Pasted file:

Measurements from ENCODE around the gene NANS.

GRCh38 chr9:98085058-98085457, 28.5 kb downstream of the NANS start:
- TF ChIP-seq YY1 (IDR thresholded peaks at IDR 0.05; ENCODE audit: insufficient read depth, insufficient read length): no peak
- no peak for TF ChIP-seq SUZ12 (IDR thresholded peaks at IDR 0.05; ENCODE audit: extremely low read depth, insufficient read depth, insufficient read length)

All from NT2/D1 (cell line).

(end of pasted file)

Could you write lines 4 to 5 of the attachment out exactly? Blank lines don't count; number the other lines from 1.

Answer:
- no peak for TF ChIP-seq SUZ12 (IDR thresholded peaks at IDR 0.05; ENCODE audit: extremely low read depth, insufficient read depth, insufficient read length)

All from NT2/D1 (cell line).